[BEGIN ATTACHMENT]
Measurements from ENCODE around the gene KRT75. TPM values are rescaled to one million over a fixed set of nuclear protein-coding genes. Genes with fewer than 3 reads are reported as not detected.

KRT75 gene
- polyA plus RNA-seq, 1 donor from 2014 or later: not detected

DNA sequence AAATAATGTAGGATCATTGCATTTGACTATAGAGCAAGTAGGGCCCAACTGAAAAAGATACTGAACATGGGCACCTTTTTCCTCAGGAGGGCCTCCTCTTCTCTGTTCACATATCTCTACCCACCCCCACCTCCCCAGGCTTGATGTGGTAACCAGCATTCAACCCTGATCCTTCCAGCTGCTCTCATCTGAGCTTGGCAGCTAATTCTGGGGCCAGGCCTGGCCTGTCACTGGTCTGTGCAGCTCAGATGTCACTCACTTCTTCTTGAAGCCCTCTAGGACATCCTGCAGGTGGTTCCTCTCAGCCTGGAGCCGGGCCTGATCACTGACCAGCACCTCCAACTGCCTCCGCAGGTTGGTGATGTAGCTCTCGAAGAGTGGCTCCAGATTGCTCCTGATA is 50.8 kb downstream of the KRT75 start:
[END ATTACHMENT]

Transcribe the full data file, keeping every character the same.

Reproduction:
Measurements from ENCODE around the gene KRT75. TPM values are rescaled to one million over a fixed set of nuclear protein-coding genes. Genes with fewer than 3 reads are reported as not detected.

KRT75 gene
- polyA plus RNA-seq, 1 donor from 2014 or later: not detected

DNA sequence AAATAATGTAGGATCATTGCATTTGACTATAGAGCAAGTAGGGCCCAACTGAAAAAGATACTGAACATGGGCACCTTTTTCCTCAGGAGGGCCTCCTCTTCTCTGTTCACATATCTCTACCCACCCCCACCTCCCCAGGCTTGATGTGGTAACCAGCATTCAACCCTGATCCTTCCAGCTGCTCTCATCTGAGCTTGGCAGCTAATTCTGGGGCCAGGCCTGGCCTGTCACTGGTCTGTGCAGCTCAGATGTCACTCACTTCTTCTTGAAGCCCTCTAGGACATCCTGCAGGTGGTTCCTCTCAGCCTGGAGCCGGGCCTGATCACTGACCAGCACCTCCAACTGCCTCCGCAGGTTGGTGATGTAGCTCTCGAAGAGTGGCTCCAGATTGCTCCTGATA is 50.8 kb downstream of the KRT75 start: